Maybe this year we will have a better pass rush and more speed on defense. We should be improved against the spread. How much, we will just have to wait and see.

I do believe this: Go with an aggressive defense pressuring the quarterback and pressing the receivers. Bend and break is a losing proposition. Give em your best shot and accept the results.

The press coverage technique seems to be an important factor. I read one WHS story that referred to differences in how Paul Rhoads taught press coverage. Something about focusing more on footwork vs. trying to make immediate contact at the line of scrimmage. Last year, Arkansas’s DBs tried to check receivers at the line and got run past, or something like that. Now trying to keep the coverage tight off the line, giving the rush time to reach the quarterback. Sounds promising.

I think it’s related to what kind of spread team it is. If it’s a run heavy spread, you slow play the defensive end which was the key to the demise of the Wishbone. Basically a run spread is the same three holes. If the end contains the QB - and this was what Trey was so excellent at, we really missed him last year - really - the offense stalls. If it’s the pass heavy spread, you jam the receivers on the outside and get pressure up the middle with line stunts and blitzes. All this is much easier said than done. Particularly if you’re tired. Shout out to Trey Flowers, the Master of the Angles. You could see the QB thinking, “No, he’s got that one. No, he’s got that one. No he’s got that one.” and then it was too late.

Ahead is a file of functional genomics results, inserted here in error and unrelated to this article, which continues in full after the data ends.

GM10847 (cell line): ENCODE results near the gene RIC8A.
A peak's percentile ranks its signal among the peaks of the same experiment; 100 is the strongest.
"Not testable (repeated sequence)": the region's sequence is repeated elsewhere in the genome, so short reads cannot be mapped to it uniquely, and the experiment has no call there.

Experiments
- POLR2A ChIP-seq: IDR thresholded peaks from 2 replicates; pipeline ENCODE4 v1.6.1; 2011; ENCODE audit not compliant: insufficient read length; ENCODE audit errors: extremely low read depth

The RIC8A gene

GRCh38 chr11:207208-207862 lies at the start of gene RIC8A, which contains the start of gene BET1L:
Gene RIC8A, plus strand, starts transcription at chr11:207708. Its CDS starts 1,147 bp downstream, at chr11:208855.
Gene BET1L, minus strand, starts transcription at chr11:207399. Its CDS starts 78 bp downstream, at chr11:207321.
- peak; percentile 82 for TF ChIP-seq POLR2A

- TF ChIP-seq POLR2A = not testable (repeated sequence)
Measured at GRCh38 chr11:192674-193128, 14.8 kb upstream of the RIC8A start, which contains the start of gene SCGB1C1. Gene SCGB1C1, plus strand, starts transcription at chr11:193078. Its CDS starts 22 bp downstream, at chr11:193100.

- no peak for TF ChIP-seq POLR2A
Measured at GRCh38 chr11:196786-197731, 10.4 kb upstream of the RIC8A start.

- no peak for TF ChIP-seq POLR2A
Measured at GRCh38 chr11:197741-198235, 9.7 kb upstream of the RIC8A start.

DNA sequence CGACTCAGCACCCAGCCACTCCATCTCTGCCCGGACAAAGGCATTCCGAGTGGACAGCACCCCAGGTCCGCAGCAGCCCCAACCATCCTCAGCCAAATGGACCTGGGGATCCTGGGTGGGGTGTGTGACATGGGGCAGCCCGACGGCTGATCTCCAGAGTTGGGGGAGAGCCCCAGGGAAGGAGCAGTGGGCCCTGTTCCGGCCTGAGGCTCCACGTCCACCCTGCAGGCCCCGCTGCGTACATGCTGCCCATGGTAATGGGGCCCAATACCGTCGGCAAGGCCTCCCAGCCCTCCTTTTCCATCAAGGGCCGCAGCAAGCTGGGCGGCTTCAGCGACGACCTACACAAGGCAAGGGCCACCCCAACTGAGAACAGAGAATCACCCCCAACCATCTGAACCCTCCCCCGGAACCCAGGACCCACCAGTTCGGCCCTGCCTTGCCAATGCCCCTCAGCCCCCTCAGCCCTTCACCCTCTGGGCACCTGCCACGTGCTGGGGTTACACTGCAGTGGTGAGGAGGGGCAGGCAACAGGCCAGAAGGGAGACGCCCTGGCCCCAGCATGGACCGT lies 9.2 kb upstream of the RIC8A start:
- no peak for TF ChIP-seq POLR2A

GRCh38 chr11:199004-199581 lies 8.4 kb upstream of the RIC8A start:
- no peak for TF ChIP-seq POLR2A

LSU might have been able to handle spread teams okay but they sure as hell haven’t been able to handle strong running teams. It’s a give and take. If you build to stop the spread, you’ll probably struggle against the run. And if you build to stop the run, you will probably struggle against the spread. Very few teams can do both. Alabama has probably done both as well as anyone and I always think they have a solid defense. I don’t give 2 craps how many yards a team gets on us if the final outcome is a WIN.

For us to start to challenge in the west we have to be able to do both …it takes time to recruit and build a D that can

We finally got the offense untracked last year but the D struggled and at some point your D has to win a game or two as well as special teams

It’s frustrating watching our O grind it out with sustained clock eating drives and than turn around and give back the points in 1:00 or 2

I’m hopeful Rhoades has gotten the technique improved and it helps create some TOs

I think LSU’s problem stopping the “run” had been directly correlated to the play of their QB.